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Features Q&A
“I really had to start at the beginning:” Helen Escott, RCMP communications

Helen C. Escott is a retired civilian member of the RCMP in Newfoundland and Labrador and the author of two crime thrillers. She served as the communications lead on many high-profile events, including 9/11. She shared more of that experience on a past episode of Blue Line, The Podcast. We bring you clips from that conversation here.

February 3, 2020  By Staff

Helen C. Escott.

Q: Congratulations on the recent publication of your second book, Operation Vanished. You said this book was an opportunity to rely on your years of rich experience as a civilian member of the RCMP. How did you channel that?

I worked with a lot of great police officers and there’s a character in my book, Cpl. Gail McNaughton, who is named after two RCMP officers: Staff Sgt. Gail Courtney and Insp. Chris McNaughton. Gail is retired now and she was in the first female class for the RCMP. She was also one of the first Newfoundland women to join and Chris was just such an amazing investigator. I worked with them for years — Gail actually hired me and Chris mentored me. They both changed the direction of my life dramatically. This book is my way of honouring them and women like them.

Q: What kind of challenges did you have to tackle as a trailblazer in communications?

At that time, the RCMP had gone through a brutal program review where they almost lost the contract for policing in Newfoundland and Labrador. One of the things that came out of that review was the community said they didn’t know what the RCMP did from day to day — there were a lot of “no comments” when the media came around. There was also not a lot of communications between management and the frontline or even among the districts themselves.

I really had to start at the beginning. I had to build the foundation and pry open those lines of communications, which I did through internal newsletters… I created a media relations course and set out to train as many members as I could. It was also the beginning of social media at that time, so I had to drag the RCMP kicking and screaming into the early days of creating a website, keeping it updated, and using Facebook and Twitter. I have to say I did have the support of management for everything I did. At times I’m sure they thought I was a little crazy but eventually they came around to my way of thinking and saw the benefits.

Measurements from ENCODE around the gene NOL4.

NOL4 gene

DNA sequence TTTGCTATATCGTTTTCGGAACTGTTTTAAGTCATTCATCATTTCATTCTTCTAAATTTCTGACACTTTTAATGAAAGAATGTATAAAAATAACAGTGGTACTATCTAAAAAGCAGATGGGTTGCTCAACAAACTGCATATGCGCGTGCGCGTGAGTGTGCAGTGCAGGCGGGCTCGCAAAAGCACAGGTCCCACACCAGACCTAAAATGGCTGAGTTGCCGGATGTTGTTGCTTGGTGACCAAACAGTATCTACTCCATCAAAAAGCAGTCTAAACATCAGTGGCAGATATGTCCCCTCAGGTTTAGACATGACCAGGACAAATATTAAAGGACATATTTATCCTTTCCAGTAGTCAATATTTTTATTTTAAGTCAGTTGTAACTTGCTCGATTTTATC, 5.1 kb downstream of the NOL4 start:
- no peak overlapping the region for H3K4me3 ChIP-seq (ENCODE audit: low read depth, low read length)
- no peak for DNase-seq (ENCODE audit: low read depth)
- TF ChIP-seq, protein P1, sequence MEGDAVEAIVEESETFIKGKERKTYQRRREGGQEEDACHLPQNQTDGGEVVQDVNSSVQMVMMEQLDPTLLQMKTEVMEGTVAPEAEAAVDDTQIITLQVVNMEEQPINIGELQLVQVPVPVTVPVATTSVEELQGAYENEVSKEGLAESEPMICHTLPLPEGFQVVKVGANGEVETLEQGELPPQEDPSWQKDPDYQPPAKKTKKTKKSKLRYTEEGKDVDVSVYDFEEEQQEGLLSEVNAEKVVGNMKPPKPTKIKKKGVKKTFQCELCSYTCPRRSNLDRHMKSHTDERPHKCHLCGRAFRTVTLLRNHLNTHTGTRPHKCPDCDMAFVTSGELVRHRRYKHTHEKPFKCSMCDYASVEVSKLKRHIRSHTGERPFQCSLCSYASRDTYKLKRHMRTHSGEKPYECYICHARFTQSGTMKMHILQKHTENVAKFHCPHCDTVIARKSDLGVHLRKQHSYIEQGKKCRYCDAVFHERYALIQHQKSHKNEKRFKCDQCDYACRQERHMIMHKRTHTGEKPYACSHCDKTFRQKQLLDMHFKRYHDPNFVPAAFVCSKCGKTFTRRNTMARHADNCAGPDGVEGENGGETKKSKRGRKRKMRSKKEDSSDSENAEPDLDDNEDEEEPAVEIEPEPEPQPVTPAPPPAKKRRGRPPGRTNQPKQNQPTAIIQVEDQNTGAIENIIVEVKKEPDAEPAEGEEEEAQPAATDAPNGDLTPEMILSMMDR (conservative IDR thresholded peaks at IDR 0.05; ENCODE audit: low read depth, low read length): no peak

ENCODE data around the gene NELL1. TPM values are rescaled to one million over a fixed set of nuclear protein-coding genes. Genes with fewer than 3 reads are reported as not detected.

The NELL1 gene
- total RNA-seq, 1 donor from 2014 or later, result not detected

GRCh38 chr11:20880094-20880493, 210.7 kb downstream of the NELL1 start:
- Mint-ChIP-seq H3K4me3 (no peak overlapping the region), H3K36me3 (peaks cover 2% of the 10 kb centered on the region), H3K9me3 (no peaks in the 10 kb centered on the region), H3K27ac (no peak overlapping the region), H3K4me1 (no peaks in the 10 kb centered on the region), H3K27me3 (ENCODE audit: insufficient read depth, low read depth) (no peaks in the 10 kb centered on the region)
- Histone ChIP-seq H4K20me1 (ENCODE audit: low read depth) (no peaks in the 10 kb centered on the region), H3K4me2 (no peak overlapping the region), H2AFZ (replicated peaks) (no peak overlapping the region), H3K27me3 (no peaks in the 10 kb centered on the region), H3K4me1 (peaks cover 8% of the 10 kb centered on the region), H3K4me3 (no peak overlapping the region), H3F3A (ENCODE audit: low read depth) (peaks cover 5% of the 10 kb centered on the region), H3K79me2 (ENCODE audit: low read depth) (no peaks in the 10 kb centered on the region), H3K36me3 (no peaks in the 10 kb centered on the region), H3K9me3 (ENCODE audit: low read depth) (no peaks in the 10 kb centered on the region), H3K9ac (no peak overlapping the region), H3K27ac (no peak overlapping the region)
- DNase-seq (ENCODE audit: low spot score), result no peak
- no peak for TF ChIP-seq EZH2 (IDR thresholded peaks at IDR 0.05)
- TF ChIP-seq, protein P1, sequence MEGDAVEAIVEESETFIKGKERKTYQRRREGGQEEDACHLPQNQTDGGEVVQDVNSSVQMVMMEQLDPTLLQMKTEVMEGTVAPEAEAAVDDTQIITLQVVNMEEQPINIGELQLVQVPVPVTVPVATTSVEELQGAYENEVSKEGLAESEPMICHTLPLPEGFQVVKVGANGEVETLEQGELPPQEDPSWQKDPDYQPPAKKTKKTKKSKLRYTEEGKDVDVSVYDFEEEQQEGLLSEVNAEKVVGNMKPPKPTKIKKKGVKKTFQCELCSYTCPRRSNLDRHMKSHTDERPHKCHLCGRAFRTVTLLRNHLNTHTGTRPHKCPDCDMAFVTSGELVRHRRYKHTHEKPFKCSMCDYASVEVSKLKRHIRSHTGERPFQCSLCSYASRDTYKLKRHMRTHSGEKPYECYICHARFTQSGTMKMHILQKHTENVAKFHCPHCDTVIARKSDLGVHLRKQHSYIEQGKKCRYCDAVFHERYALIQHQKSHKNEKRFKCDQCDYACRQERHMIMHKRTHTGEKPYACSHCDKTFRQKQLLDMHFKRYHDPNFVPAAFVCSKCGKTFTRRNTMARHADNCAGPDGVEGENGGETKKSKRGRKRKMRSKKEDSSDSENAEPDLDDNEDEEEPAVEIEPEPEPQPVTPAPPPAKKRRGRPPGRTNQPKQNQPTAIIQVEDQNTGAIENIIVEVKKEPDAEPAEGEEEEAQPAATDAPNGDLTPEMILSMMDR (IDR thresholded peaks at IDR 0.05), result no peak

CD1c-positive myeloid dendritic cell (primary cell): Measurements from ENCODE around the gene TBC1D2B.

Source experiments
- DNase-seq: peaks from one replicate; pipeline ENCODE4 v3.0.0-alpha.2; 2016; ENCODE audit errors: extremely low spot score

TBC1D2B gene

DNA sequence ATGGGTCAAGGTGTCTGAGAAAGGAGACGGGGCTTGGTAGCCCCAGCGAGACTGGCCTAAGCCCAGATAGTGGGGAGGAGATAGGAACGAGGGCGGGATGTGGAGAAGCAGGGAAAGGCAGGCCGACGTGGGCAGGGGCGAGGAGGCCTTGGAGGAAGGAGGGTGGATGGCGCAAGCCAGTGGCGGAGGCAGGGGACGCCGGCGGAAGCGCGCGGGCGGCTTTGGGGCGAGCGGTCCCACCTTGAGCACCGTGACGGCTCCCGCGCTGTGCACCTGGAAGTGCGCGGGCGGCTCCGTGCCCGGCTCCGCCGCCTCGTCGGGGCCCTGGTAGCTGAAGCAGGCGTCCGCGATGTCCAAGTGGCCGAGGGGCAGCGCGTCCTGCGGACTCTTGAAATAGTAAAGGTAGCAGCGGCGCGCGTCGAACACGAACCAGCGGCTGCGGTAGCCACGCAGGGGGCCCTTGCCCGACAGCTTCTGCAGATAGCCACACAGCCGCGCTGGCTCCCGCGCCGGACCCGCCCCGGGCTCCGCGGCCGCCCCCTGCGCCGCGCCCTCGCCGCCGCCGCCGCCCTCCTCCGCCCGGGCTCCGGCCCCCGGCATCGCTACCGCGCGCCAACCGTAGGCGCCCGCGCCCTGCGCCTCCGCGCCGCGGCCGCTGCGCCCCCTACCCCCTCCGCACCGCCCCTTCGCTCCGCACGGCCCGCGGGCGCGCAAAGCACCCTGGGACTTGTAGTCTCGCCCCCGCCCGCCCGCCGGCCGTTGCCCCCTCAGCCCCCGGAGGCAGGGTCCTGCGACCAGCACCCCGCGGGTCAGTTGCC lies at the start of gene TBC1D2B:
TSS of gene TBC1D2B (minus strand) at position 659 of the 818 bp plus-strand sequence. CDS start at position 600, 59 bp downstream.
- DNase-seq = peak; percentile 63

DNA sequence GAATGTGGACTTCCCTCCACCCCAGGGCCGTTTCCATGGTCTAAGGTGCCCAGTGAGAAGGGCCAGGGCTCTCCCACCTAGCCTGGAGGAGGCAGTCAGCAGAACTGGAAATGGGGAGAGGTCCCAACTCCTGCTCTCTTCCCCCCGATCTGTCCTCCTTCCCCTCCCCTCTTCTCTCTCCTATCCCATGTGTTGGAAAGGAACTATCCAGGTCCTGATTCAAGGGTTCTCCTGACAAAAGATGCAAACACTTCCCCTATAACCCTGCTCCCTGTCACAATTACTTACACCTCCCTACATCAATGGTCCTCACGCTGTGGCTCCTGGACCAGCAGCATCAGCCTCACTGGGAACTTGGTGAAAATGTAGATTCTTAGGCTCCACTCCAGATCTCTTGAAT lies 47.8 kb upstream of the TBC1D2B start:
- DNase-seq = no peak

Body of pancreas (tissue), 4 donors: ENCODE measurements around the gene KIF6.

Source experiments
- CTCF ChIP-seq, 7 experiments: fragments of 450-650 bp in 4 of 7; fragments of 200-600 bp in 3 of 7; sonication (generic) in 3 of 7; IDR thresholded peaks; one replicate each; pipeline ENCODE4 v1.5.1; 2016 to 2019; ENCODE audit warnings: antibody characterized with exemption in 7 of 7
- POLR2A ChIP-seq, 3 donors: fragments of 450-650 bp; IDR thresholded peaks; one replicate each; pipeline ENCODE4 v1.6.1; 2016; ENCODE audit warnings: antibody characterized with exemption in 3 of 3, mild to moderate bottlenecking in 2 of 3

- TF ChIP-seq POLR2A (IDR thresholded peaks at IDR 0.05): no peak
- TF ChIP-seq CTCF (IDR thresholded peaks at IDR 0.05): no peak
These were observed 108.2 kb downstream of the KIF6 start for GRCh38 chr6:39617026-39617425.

Q: What is your most memorable moment on the job?

There are so many! There were really funny times and then there were really dramatic times, but I think it would have to be 9/11. It was first time I’d ever heard the word “terrorist” being used and it really frightened me. It was also the first time that as a communications expert, I really questioned if I should be doing this job.


People didn’t know what this was; we didn’t know if it was this the beginning of World War III… Then there was the attack on the Pentagon and we didn’t know when the next plane was coming. The public was panicking. Crisis is what the RCMP does really well; it’s the everyday stuff we kind of stumble at. So, everybody knew what their job was and was willing to do it. You train for it all your life; you just hope you never have to do it…

We were talking to the commissioner, who was talking to the prime minister, who had been talking to the president, and we had never seen that chain of command in motion before.

When I look back at it, I’ve never seen anything like it… you have to imagine all of a sudden 17,000 international passengers have landed here in the province… It was like drinking water from a fire hose.

Q: Where can we improve communications in today’s policing landscape?

There is a real fear that “if I say the wrong thing, I can sink an investigation,” — and that has happened. Officers need to know what they can tell the media while still maintaining the integrity of an investigation. People need to know this not when they’re 20 years into their career; they need it at Depot at the very beginning… They need media training grounds where they can learn, do interviews, and make mistakes. We also need to stop apologizing for things that are not our fault. We need to defend ourselves against the critics. And I don’t mean every Internet bully on Twitter… I mean calling out the people in power who are more interested in getting media likes than defending first responders.

Q: What is your top tip to officers and civilian members alike working in media relations departments?

People don’t realize how stressful it can be to be the media relations officer — when you’re the face of your police force. It’s a huge weight to carry… I’ve had two co-workers who were media relations officers who died by suicide… You need to go to the briefings and talk to somebody about your stress.


Listen to the full conversation on Blue Line, The Podcast at or wherever you listen to your podcasts under Annex Business Media: Podcasts.

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